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October 28, 2008 |

By Dustin Rowles | Guides | October 28, 2008 |

As you know, every week, the Hollywood publicity machine requires a new shitty movie to talk about after spending so much time talking about the shitty movie that came out the week before. And part of that machine includes the venerable periodical Entertainment Weekly, which has spent the past 18 years retrofitting the exact same feature story onto whatever new movie happens to be out that week.

Are you a struggling journalist looking to duplicate EW’s winning formula? Never fear, for here now is a detailed template on what you need to do. Just follow these easy steps.

Use the universal EW feature story theme. The first thing you need to know about your EW feature is that it will center on this basic premise: “You wouldn’t believe how hard it was to get this film made!” It’s true. If you’ve ever read EW, you know that no movie in history has ever been completed without enduring a string of hardships that would make your average pyramid-builder shit his pants.

Start off by depicting the director as working day and night right up until the day of release to put all the finishing touches on his picture. “Brian Levant is worried. He’s been working feverishly for the past 27 months to finish his magnum opus, Snow Dogs 2. It could be his defining masterwork as a director of inane lowbrow kiddie fare. But right now, all Levant wants is the right kind of bark. A bark his sound editors simply cannot produce for him.”

Tell the back story of the film’s source material, likely a comic book, a book, a TV show, a film made fifteen years ago, a toy, a cereal box mascot, or an advertisement. Stress to the reader just how “unfilmable” the source material was. I suggest getting a quote from the studio head here, such as: “As far back as 1985, people in town have been trying to make a My Buddy movie. We knew people out there still loved those dolls. And we knew that if, we could just figure out a way to crack the character of the Buddy, that we might have something special.”

Oh, fuck! Lawyers! Be sure to depict the mountain of copyright entanglements blocking the film. “Martin Scorsese had long wanted to do a She-Ra movie. But there was just one problem: he didn’t own the rights to the story. Hasbro did. And so did Warner Brothers. And so did Viacom. And so did the estate of Marlon Brando. And so did a man in Guyana named Tito.” Criminy! It looks like this week’s shitty movie will never get out of development hell!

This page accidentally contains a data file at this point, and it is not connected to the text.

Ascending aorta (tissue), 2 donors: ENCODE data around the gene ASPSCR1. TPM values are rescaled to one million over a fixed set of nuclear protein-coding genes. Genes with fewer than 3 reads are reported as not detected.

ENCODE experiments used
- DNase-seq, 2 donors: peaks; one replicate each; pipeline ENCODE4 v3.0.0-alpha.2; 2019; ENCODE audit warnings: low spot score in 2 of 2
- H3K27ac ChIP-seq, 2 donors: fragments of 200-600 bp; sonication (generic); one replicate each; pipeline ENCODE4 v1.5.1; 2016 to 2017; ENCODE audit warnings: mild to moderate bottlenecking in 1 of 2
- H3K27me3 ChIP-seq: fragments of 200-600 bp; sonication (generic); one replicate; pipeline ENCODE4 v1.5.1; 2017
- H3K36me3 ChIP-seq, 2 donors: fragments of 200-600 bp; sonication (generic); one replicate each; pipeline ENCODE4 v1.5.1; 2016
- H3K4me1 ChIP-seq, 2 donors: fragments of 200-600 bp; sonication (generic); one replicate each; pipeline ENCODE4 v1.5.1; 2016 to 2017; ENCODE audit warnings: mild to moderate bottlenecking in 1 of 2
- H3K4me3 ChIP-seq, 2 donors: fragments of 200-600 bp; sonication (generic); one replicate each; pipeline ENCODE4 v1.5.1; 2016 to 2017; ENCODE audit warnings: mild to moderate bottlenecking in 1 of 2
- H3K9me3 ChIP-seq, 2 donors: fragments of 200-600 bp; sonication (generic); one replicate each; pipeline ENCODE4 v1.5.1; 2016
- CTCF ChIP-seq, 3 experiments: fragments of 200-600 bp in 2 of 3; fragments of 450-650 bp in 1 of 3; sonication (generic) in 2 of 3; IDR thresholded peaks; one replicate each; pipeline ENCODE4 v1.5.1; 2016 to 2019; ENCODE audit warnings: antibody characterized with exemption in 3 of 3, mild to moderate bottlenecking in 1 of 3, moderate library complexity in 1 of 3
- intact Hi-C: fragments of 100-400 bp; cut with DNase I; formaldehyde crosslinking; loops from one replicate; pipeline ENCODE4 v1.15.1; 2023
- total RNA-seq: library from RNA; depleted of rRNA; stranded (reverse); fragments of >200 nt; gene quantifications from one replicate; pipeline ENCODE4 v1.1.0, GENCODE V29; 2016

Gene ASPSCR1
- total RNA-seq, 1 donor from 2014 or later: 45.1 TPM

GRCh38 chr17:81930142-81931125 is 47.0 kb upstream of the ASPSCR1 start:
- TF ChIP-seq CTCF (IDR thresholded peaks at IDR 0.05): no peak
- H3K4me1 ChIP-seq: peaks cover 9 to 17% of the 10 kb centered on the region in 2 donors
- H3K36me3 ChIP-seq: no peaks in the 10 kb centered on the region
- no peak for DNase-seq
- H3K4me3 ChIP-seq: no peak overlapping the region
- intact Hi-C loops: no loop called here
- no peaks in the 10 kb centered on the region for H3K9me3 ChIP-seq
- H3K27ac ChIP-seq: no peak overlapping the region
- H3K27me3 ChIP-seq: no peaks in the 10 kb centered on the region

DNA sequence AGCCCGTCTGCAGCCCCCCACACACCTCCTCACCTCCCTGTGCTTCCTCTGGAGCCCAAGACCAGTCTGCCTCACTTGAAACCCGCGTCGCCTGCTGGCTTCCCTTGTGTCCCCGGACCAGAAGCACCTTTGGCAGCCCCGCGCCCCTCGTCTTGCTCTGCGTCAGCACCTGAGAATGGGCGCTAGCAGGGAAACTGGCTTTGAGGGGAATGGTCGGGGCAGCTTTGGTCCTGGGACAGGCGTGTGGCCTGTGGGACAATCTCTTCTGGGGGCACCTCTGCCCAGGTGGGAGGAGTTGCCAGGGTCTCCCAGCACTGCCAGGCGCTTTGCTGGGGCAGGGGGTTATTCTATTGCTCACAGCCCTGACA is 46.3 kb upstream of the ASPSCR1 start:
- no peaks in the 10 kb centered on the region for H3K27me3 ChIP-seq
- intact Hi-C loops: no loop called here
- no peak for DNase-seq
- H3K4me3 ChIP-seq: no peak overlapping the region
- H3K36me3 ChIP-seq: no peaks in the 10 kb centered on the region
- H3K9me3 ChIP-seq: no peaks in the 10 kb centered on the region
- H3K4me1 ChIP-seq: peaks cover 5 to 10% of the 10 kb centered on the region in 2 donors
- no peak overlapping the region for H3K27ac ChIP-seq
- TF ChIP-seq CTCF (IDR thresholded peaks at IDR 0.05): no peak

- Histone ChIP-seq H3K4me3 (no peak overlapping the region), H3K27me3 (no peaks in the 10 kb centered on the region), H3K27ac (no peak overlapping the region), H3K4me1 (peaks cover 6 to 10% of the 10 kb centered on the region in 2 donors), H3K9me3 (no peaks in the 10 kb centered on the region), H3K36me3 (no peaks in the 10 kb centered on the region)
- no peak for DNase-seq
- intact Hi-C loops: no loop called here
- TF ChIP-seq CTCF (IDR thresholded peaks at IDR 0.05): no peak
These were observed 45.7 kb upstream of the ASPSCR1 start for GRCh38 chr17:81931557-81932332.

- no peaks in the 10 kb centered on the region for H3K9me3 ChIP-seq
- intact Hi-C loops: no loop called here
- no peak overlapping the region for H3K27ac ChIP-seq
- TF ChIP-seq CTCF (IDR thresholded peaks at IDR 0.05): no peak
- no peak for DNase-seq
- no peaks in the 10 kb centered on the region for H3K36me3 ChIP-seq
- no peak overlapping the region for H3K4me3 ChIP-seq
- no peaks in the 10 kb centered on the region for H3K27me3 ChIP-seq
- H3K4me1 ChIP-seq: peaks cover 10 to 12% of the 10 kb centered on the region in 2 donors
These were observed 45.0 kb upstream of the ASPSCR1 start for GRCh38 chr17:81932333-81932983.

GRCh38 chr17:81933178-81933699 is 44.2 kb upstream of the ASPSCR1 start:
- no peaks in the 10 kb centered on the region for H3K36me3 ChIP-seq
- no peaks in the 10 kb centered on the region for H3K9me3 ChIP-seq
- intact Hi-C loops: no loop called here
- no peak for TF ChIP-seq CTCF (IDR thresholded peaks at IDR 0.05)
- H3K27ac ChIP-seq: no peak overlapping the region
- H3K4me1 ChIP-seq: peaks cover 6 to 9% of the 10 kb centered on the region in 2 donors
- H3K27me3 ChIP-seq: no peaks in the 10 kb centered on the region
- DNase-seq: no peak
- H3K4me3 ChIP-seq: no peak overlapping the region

Find the project’s “champion”. Use this opportunity to introduce someone, usually an actor, who shepherded the shitty film out of turnaround through sheer force of will. Be sure to get a quote from one of their close friends. “There’s no way this movie would have gotten made without Mena Suvari. She put everything she had into this.”

Mention all the difficulties involved in casting. “First Meg Ryan was attached to the role. Then Susan Sarandon. Then Julia Roberts. Then Sheena Easton. Then Coco the Monkey.”

Mention all the difficulties posed by the film’s genre. “Disney executives were skeptical. After all, gay Civil War musicals have long had a losing track record at the box office.”

Mention all the difficulties involved in getting the script finalized. No shitty movie is ever the product of a first screenplay draft. No, a shitty movie like Indy 4 requires a whole fucking ARMY of script doctors hired to retool the original script until it has no coherent plot or well-drawn characters. Be sure to single out the one writer who managed to crack the script by having some sort of idiotic epiphany. “And then screenwriter David Koepp had a key breakthrough. Why not take the buried spaceships from War of the Worlds and put them into THIS movie?”

Oh, fuck! What if fanboys don’t like it? There’s no chance the film you’re writing about was the product of an original idea. Chances are, it came from some pop culture source material that still, bafflingly, has a passionate following. Be sure to note how hard it was to please these retard fanboys in order to get them on board with the choice of script, director, and casting. “Fans of the original Scarecrow and Mrs. King expressed outrage at the casting of Josh Brolin. That is, until producers unveiled 10 minutes of footage at ShoWest. Just one look was enough to convince Crowphiles that they had their Lee Stetson.”

Note the budget. ZOMG! This movie cost a SHITLOAD!

Finally, be sure to note that EVERYTHING IS AT STAKE WITH THIS FILM. Treat the prospects for this movie with all the seriousness of a Newsweek reporter doing a story on Ivory Coast AIDS babies. The future of an entire studio hangs in the balance. Reputations are at risk. Careers could be ruined. Oscars could be lost. Civilization as you know it will fucking cease to exist if this film doesn’t get at least $50 million on opening weekend.

This movie could mean everything.

Until next week’s shitty movie.

Drew Magary is an author, blogger, and serial frotteur. His new book, Men With Balls, hits stores today.

Guides | October 28, 2008 |

Dustin is the founder and co-owner of Pajiba. You may email him here or follow him on Twitter.

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